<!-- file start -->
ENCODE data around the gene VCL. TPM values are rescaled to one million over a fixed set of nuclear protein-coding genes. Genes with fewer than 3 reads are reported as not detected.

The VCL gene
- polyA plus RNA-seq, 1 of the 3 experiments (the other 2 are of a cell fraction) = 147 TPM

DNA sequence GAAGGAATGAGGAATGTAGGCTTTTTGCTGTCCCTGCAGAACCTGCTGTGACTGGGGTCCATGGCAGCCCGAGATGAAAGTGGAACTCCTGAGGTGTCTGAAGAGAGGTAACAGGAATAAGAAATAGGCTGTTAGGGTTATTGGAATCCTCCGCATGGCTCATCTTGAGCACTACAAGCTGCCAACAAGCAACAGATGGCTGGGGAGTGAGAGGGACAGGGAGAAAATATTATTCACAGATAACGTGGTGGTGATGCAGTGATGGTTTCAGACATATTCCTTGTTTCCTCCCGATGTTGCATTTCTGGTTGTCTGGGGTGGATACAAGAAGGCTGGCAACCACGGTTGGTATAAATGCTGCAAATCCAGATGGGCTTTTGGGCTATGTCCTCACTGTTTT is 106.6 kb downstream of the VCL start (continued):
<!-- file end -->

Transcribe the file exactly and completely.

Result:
ENCODE data around the gene VCL. TPM values are rescaled to one million over a fixed set of nuclear protein-coding genes. Genes with fewer than 3 reads are reported as not detected.

The VCL gene
- polyA plus RNA-seq, 1 of the 3 experiments (the other 2 are of a cell fraction) = 147 TPM

DNA sequence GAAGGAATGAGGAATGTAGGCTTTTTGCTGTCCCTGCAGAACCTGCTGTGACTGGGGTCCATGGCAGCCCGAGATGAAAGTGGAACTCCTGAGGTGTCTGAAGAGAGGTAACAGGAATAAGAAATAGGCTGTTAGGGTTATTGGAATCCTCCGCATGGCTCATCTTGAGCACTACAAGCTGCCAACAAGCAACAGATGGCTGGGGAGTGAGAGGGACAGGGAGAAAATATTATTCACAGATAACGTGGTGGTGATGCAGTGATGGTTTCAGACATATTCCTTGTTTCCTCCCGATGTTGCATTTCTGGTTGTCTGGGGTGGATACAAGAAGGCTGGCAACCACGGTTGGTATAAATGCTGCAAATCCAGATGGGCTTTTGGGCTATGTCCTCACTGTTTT is 106.6 kb downstream of the VCL start (continued):